The 2004 ECE Design Project
This year's project is inspired by sports car rallies.
The following description is preliminary and subject to (perhaps considerable) revision. We'll start with the end in mind.
The robots will individually run a course in an arena. The course will not be known beforehand although it will be the same for each robot.
- At the beginning of the competition all robots will be sequestered in an area set aside for the purpose. They may be on charge but no communications (or alterations) of any kind will be permitted once they have been sequestered.
- The order of competition will be randomly chosen.
- Each robot trial will begin with a two minute setup period, during which a designated handler from the team will take the robot from the sequestration area, place it at the designated start point and connect it to its computer tether. The team's designated operator will boot up the team's computer software and establish communications with the robot.
- The setup period ends when both the operator stands away from the computer and announces, "Ready", and the handler stands away from the robot and announces, "Ready." Thereafter, except as may be provided for below, neither shall touch the robot or the remote computer again.
- At the beginning of the trial, a go at wp1 to wp2 command will be issued to the team's software by the judging software, via a socket.
- Once the robot receives its go, it will proceed from wayPoint wp1 to wayPoint wp2 at its best possible speed.
- The waypoint vicinity will be marked by a taped boundary on the floor. As soon as any part of the robot crosses the waypoint boundary the wayPoint will be deemed to have been achieved. The robot may query whether or not it has achieved the vicinity by issuing a queryAt wp1 string to which it will receive a yes or no response. Note that because corners can have two wayPoints associated with them, wayPoint vicinities may be shared by multiple wayPoints.
- Each wayPoint will be marked with a clearly identifiable paper target mounted on the wall at a standard height. The target will give both the wayPoint designation and, optionally, the next wayPoint. Once the wayPoint has been achieved (the robot has received a yes string in response to its queryAt wp1 string), the robot will identify the wayPoint and the next wayPoint, and send a to wp2 command string to the judging software, which will once again respond with a yes or no string. In the event the response is no (the next wayPoint is incorrect), the robot has two more tries to get it right. If it receives three no strings it will be deemed to be have missed its target and its run will terminate.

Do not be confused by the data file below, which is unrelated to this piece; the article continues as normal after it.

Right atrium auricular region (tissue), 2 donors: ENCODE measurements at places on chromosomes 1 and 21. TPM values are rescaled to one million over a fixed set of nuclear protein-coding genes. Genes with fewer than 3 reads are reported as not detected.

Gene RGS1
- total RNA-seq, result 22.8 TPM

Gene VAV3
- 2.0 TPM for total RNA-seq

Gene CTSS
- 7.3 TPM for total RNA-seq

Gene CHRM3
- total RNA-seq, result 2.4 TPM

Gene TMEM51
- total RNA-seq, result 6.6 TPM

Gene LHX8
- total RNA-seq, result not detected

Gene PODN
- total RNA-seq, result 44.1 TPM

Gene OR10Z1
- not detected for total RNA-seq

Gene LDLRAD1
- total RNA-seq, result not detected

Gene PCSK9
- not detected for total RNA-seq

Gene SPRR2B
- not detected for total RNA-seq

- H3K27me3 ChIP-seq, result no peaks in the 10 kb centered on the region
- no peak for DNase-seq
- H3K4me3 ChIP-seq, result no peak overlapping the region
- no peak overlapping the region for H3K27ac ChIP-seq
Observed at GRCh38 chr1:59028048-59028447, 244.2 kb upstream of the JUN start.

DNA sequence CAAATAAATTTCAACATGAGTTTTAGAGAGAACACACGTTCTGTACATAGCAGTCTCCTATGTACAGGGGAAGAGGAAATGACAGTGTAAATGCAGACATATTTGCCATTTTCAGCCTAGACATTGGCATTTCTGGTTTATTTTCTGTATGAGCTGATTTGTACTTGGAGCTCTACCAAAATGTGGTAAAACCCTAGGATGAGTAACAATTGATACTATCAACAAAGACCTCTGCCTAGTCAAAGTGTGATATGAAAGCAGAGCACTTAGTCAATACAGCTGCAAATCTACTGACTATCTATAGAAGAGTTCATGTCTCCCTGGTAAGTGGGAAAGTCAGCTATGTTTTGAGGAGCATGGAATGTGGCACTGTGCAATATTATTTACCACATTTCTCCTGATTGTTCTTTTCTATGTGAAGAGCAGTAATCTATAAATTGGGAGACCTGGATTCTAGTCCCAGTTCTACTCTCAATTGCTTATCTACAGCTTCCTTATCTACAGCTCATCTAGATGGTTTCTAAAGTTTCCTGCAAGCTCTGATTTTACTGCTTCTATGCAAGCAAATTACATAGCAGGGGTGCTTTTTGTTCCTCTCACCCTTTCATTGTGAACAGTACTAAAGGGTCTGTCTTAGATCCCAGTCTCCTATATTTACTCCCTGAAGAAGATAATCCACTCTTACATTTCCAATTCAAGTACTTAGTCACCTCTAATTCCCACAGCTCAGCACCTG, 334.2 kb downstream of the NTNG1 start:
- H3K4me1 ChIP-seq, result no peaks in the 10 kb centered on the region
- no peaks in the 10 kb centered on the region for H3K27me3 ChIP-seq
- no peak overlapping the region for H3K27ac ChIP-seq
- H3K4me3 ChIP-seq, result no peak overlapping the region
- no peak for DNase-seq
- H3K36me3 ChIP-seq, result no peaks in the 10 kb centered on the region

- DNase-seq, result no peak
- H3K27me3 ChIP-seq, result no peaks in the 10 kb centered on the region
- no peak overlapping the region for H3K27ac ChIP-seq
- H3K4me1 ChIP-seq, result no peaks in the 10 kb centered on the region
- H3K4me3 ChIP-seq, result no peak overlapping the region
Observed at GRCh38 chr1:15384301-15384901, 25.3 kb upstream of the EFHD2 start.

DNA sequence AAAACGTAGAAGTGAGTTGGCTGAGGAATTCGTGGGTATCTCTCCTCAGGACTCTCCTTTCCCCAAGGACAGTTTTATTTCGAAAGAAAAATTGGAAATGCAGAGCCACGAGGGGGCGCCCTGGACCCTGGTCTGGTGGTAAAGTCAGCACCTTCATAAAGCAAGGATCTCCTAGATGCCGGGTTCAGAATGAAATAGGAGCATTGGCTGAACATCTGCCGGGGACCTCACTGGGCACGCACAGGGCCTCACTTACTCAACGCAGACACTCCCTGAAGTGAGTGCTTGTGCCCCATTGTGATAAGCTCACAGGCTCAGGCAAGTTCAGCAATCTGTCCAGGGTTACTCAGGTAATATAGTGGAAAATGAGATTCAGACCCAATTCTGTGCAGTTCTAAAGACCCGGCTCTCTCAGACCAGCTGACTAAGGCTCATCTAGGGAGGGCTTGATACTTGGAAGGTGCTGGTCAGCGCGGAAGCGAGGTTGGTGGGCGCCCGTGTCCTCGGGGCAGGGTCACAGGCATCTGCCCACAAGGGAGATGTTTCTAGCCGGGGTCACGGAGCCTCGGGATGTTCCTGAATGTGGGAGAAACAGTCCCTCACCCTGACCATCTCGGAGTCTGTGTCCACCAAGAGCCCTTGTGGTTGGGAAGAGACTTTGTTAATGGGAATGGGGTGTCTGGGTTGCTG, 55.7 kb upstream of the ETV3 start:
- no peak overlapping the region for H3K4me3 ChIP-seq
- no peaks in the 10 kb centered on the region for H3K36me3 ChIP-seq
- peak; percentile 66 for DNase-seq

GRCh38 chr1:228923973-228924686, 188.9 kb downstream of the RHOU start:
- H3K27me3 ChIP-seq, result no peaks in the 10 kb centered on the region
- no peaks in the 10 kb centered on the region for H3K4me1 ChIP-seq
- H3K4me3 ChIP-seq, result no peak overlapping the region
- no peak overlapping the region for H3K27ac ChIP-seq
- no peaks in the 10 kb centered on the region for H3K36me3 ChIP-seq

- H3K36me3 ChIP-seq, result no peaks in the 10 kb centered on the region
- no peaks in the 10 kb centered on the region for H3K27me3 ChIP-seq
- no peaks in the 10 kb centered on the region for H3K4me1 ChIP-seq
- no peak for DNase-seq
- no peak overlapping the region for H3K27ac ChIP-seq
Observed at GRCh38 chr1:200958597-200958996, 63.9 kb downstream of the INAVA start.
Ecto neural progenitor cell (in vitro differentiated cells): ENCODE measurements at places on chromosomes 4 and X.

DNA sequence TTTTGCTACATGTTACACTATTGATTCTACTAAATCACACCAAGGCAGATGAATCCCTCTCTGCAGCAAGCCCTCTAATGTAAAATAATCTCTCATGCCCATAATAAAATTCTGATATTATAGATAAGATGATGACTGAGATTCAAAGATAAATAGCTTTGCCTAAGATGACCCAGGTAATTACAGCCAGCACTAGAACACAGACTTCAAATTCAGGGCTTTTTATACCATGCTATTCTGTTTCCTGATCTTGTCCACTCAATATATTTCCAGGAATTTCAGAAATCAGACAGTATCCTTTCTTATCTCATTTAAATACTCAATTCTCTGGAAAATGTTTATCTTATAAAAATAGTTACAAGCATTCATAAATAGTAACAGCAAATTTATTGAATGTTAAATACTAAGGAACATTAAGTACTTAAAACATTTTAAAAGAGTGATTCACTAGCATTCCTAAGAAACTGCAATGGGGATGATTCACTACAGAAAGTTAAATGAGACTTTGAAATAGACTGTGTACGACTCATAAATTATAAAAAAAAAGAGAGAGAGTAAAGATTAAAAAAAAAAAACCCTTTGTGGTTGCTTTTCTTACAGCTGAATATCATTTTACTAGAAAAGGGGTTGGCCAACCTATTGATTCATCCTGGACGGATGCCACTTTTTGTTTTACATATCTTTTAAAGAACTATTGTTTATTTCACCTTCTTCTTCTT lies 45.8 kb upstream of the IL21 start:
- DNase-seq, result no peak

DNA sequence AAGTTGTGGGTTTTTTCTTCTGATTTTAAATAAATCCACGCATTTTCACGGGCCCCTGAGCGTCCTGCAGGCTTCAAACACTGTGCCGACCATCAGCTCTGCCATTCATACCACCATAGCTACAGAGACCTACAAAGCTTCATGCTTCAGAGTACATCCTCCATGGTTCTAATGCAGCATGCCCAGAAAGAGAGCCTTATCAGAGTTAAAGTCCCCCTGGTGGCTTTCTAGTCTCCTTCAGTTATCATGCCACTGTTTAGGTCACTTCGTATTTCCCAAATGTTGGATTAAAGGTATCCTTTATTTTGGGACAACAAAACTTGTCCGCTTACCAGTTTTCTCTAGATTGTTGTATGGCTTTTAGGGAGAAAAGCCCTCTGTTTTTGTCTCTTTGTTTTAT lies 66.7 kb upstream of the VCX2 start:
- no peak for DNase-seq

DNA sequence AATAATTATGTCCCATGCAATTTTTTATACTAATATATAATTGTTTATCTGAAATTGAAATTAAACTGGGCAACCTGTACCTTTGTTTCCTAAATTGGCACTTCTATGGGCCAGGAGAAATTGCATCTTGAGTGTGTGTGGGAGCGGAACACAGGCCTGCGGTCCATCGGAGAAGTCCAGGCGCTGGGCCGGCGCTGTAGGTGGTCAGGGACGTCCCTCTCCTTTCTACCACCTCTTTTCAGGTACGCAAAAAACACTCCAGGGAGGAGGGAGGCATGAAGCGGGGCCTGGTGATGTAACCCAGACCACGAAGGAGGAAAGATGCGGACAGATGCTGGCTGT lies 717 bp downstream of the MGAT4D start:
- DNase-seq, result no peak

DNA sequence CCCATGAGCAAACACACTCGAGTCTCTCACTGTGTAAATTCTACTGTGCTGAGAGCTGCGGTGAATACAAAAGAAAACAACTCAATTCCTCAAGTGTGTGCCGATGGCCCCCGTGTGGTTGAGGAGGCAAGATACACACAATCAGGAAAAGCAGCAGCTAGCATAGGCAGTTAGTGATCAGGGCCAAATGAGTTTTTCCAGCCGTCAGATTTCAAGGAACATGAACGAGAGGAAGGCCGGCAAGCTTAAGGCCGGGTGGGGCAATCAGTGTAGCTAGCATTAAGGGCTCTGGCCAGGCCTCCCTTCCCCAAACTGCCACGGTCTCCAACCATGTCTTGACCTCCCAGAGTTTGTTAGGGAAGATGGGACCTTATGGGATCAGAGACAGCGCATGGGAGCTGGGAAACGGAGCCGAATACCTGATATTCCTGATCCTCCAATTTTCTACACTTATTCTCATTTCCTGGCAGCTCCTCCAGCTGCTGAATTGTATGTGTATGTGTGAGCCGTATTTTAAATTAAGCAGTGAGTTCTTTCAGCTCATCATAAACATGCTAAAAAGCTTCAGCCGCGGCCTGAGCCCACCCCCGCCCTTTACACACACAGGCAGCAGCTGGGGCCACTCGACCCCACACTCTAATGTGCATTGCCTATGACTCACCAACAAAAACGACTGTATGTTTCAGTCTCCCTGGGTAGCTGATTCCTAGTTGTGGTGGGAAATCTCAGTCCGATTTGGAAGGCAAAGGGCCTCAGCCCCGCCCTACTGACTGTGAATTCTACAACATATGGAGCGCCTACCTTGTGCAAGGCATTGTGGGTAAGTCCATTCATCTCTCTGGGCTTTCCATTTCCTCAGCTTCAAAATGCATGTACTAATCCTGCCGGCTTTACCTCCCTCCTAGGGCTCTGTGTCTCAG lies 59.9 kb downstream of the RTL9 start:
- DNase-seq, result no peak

- Upon receiving a yes string , the robot will once again,proceed to that wayPoint at its best possible speed. The handler may keep the tether from fouling but may not use it to direct or 'jog' the robot in any fashion.
- The last wayPoint will have a special end marker in place of the next wayPoint marker. Once the robot has identified the next wayPoint is in fact the finish it will send an at end string to the judging software.
Two complete trials will be run. Robots will receive the score of their best trial.
The judging software will run a large timer on the computer screen while the trial is being run, as well as posting the wayPoint list (including times achieved). Robots will be judged on how much of the course they are able to complete (as evidenced by their wayPoint list) as well as how quickly they were able to traverse the course.
Here is the beta release version
The rally arena will be in the northeast corner of the Senior Electrical Computing Lab and will be laid out approximately as below. The width is about 12 feet.
WayPoints: The wayPoint locations are marked by letters on the sketch below and will be marked on the actual arena walls using standard letter size sheets form a laser printer marked with the wayPoint (and optionally, the next wayPoint) using a black and white barcode
Waypoint images will be 13.8 x 13.8 cm, and will be mounted with the centre 35cm above the floor.
Here is the arena with all the dimensions noted. Dimensions are in cm. and waypoint locations refer to the centre of the target.
The code for wayPoint marking has been defined in a Word document. Basically, it's a checkerboard design with a lot of standard information to allow you to calibrate your image.
Here are some code examples: The final images will be 13.8 x 13.8 cm, and will be mounted with the centre 35cm above the floor.
In the first trial the robot will be placed on a line on the floor which will be from 5 to 12 feet away from the wall. It will simply have to advance straight until it encounters a wall. then execute a 90 degree left turn and advance straight again until it encounters another wall. It should output the co-ordinates (x,y) where x is the distance of the first wall and y the distance of the second wall, both as measured from the start point.
General procedures will be similar to those defined for the final trials (robots sequestered at the beginning, best of two trials, etc.)
Robots will receive 5 points for measuring the distance to the first wall and five for the distance to the second. Touching a wall will cost them two points as will measuring the distance incorrectly (error of geater than .25 meters).
Interim Release Points
Teams will define their own interim release point trials on their schedules, as well as the trial, subject to approval by the instructors. They will have 10 minutes to demonstrate
- That they can still execute the test for their last release point (first trial for release point 1).
- Execution of their new test.
Robots should also be capable of executing every prior trial they have successfully completed and may be called upon to do so at the instructors' sole discretion.